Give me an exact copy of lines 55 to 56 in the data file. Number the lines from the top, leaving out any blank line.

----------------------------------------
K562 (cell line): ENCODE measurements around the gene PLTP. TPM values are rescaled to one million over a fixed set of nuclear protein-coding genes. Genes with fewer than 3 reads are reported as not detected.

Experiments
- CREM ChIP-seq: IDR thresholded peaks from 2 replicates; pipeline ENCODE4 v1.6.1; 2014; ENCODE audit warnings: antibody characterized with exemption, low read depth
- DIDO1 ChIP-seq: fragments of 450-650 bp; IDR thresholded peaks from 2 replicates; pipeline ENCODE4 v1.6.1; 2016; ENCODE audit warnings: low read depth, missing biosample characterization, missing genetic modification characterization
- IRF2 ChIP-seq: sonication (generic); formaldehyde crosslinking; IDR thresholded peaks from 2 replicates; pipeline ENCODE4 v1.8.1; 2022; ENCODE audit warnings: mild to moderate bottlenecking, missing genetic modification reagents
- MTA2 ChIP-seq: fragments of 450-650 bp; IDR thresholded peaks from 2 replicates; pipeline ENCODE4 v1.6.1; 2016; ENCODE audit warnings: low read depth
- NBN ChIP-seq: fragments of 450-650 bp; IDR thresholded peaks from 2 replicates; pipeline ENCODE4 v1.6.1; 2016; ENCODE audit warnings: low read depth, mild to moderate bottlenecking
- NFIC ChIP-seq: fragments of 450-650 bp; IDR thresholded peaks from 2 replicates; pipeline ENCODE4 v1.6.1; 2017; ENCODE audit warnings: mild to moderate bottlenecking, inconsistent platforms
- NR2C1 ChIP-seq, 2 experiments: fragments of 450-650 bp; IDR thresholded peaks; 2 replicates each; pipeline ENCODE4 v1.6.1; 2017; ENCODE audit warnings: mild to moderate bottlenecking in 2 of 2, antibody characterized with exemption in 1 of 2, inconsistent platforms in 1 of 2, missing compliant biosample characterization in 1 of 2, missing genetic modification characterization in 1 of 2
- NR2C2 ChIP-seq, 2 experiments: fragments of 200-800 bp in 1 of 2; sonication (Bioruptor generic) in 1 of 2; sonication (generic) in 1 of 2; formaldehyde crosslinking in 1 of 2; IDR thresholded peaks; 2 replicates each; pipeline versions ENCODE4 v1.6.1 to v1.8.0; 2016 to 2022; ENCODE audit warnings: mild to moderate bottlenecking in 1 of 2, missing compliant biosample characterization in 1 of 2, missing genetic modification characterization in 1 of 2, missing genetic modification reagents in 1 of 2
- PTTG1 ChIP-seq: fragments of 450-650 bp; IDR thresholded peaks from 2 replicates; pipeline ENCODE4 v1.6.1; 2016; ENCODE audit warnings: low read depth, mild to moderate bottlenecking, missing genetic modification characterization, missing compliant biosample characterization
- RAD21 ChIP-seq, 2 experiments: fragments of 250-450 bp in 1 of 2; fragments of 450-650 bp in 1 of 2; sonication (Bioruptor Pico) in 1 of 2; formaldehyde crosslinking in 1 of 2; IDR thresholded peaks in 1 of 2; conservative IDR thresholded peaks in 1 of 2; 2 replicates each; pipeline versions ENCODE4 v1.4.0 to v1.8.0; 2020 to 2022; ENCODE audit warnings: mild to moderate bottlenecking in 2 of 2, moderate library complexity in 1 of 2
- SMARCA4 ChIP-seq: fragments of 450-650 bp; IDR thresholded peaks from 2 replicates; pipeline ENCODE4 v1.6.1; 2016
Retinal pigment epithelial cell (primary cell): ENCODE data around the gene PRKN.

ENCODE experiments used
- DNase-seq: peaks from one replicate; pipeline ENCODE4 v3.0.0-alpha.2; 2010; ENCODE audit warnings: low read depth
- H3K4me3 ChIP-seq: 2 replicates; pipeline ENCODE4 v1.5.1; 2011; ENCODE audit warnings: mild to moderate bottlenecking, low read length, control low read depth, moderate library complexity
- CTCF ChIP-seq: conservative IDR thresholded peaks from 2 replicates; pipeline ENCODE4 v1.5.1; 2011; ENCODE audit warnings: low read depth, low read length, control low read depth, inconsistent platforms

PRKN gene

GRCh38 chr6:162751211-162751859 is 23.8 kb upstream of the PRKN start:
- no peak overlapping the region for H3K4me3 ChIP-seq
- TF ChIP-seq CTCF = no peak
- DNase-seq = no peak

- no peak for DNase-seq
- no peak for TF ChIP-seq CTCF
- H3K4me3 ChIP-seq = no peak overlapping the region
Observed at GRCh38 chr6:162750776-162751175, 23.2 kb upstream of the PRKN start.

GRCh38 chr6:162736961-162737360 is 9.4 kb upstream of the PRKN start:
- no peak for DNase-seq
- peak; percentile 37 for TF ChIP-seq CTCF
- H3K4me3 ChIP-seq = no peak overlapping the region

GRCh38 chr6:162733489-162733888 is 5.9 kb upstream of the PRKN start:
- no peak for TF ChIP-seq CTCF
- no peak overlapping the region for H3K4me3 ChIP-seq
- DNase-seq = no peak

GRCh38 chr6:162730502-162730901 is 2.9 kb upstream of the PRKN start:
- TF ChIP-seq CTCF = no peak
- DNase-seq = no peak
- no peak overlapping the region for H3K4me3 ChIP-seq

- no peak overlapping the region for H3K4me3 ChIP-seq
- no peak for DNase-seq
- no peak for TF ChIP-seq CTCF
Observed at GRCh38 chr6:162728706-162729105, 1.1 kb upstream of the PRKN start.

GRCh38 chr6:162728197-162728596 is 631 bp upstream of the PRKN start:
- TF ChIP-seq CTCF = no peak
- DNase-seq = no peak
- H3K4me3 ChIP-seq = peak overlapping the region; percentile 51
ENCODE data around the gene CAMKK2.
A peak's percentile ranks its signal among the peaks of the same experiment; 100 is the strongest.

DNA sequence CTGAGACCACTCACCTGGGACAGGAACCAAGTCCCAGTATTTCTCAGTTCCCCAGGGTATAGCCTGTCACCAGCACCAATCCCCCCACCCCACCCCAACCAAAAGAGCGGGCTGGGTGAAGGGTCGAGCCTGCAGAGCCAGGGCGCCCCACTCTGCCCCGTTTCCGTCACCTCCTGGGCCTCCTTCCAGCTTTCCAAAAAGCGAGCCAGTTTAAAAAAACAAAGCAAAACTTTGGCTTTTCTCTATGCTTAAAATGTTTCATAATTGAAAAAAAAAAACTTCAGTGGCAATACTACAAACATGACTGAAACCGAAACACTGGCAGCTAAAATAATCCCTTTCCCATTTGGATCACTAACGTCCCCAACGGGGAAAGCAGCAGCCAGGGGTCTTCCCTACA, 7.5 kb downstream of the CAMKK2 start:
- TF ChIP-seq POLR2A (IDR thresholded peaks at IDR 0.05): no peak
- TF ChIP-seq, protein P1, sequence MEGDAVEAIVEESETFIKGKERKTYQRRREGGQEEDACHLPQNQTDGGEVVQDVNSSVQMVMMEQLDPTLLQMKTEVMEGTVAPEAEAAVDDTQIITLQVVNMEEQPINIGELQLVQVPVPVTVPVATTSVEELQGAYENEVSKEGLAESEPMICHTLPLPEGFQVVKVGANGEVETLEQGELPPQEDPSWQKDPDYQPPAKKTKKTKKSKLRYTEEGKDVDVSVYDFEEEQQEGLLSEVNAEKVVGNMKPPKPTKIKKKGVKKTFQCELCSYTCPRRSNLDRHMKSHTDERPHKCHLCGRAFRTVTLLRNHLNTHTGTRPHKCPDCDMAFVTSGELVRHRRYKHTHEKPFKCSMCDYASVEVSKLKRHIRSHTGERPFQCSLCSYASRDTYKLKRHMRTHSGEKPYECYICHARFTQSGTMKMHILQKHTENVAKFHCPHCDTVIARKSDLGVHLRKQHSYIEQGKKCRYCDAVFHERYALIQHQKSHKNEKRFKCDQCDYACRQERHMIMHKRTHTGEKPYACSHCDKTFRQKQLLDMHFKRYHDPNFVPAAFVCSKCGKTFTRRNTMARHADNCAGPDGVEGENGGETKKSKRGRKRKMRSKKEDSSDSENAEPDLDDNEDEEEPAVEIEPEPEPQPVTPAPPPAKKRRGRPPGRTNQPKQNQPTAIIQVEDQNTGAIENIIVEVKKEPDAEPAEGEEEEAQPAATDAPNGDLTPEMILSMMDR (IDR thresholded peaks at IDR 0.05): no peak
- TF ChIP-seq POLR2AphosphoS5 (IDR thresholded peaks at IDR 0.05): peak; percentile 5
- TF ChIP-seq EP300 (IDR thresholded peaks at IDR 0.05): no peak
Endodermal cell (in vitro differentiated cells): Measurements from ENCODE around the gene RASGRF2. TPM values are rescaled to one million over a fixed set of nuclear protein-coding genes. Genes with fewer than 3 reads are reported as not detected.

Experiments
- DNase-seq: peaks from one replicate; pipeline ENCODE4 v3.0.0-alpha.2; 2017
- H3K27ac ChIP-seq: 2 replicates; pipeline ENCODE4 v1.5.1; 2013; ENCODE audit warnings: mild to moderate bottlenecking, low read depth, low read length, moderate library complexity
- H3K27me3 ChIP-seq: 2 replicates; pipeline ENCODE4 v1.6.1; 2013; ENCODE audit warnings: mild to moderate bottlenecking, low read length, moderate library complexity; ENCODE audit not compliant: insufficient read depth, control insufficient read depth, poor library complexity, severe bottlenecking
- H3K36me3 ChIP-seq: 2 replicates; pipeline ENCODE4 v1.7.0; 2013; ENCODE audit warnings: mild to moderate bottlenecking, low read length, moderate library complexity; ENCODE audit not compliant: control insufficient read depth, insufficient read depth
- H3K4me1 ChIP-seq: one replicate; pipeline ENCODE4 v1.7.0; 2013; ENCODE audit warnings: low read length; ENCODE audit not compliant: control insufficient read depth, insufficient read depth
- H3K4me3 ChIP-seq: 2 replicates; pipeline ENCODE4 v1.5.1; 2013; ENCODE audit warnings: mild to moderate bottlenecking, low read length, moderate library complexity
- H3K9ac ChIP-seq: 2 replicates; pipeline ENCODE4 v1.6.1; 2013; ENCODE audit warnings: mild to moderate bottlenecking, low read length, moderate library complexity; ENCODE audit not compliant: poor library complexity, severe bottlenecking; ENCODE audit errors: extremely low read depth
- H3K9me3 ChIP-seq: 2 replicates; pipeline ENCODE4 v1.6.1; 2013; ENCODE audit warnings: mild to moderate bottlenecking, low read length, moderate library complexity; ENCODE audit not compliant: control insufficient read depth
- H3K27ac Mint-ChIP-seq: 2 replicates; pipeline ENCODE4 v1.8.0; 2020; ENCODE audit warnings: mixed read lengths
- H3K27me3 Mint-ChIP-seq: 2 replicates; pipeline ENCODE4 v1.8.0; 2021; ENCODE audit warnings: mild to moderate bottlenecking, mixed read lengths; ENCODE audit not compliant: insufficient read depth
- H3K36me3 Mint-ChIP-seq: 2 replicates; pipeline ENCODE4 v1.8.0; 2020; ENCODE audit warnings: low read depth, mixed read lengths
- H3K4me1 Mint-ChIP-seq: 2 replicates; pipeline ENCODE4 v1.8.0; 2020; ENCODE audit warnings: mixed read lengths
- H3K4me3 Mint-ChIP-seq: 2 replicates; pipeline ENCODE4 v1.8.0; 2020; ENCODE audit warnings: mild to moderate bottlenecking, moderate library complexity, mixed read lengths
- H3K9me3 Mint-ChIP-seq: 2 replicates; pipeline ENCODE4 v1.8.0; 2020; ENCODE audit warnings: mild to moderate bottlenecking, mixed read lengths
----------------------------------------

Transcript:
Endodermal cell (in vitro differentiated cells): Measurements from ENCODE around the gene RASGRF2. TPM values are rescaled to one million over a fixed set of nuclear protein-coding genes. Genes with fewer than 3 reads are reported as not detected.

Experiments